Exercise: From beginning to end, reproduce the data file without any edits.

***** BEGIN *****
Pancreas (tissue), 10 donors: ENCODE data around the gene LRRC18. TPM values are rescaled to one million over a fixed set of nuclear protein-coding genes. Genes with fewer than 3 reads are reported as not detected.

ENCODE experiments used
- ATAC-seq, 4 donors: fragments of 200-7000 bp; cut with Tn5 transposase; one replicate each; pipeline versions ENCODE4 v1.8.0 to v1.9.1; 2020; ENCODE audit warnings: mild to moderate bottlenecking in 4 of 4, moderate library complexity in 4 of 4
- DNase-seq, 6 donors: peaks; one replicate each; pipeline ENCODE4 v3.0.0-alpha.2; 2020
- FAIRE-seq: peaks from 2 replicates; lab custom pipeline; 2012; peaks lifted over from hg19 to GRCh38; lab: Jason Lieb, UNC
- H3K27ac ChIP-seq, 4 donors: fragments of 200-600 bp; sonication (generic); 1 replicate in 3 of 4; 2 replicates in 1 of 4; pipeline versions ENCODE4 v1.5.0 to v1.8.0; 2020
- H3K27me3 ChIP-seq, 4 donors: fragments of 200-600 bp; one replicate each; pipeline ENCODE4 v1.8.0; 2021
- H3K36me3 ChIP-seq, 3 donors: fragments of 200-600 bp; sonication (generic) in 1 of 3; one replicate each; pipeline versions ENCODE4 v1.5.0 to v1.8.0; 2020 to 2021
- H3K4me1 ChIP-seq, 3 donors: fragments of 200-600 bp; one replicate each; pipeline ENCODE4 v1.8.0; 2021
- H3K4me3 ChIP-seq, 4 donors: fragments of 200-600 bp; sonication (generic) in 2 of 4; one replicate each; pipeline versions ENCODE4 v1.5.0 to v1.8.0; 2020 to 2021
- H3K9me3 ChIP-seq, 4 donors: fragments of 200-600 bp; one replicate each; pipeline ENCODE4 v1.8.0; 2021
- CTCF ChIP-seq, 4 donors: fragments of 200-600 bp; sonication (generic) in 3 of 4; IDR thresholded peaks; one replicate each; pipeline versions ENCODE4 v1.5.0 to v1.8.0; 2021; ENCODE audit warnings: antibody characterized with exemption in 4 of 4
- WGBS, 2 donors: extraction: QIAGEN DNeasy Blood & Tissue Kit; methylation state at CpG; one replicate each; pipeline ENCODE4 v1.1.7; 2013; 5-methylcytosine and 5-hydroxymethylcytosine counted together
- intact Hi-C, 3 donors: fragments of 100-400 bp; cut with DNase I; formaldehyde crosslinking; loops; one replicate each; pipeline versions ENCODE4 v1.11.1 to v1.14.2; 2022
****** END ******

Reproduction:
Pancreas (tissue), 10 donors: ENCODE data around the gene LRRC18. TPM values are rescaled to one million over a fixed set of nuclear protein-coding genes. Genes with fewer than 3 reads are reported as not detected.

ENCODE experiments used
- ATAC-seq, 4 donors: fragments of 200-7000 bp; cut with Tn5 transposase; one replicate each; pipeline versions ENCODE4 v1.8.0 to v1.9.1; 2020; ENCODE audit warnings: mild to moderate bottlenecking in 4 of 4, moderate library complexity in 4 of 4
- DNase-seq, 6 donors: peaks; one replicate each; pipeline ENCODE4 v3.0.0-alpha.2; 2020
- FAIRE-seq: peaks from 2 replicates; lab custom pipeline; 2012; peaks lifted over from hg19 to GRCh38; lab: Jason Lieb, UNC
- H3K27ac ChIP-seq, 4 donors: fragments of 200-600 bp; sonication (generic); 1 replicate in 3 of 4; 2 replicates in 1 of 4; pipeline versions ENCODE4 v1.5.0 to v1.8.0; 2020
- H3K27me3 ChIP-seq, 4 donors: fragments of 200-600 bp; one replicate each; pipeline ENCODE4 v1.8.0; 2021
- H3K36me3 ChIP-seq, 3 donors: fragments of 200-600 bp; sonication (generic) in 1 of 3; one replicate each; pipeline versions ENCODE4 v1.5.0 to v1.8.0; 2020 to 2021
- H3K4me1 ChIP-seq, 3 donors: fragments of 200-600 bp; one replicate each; pipeline ENCODE4 v1.8.0; 2021
- H3K4me3 ChIP-seq, 4 donors: fragments of 200-600 bp; sonication (generic) in 2 of 4; one replicate each; pipeline versions ENCODE4 v1.5.0 to v1.8.0; 2020 to 2021
- H3K9me3 ChIP-seq, 4 donors: fragments of 200-600 bp; one replicate each; pipeline ENCODE4 v1.8.0; 2021
- CTCF ChIP-seq, 4 donors: fragments of 200-600 bp; sonication (generic) in 3 of 4; IDR thresholded peaks; one replicate each; pipeline versions ENCODE4 v1.5.0 to v1.8.0; 2021; ENCODE audit warnings: antibody characterized with exemption in 4 of 4
- WGBS, 2 donors: extraction: QIAGEN DNeasy Blood & Tissue Kit; methylation state at CpG; one replicate each; pipeline ENCODE4 v1.1.7; 2013; 5-methylcytosine and 5-hydroxymethylcytosine counted together
- intact Hi-C, 3 donors: fragments of 100-400 bp; cut with DNase I; formaldehyde crosslinking; loops; one replicate each; pipeline versions ENCODE4 v1.11.1 to v1.14.2; 2022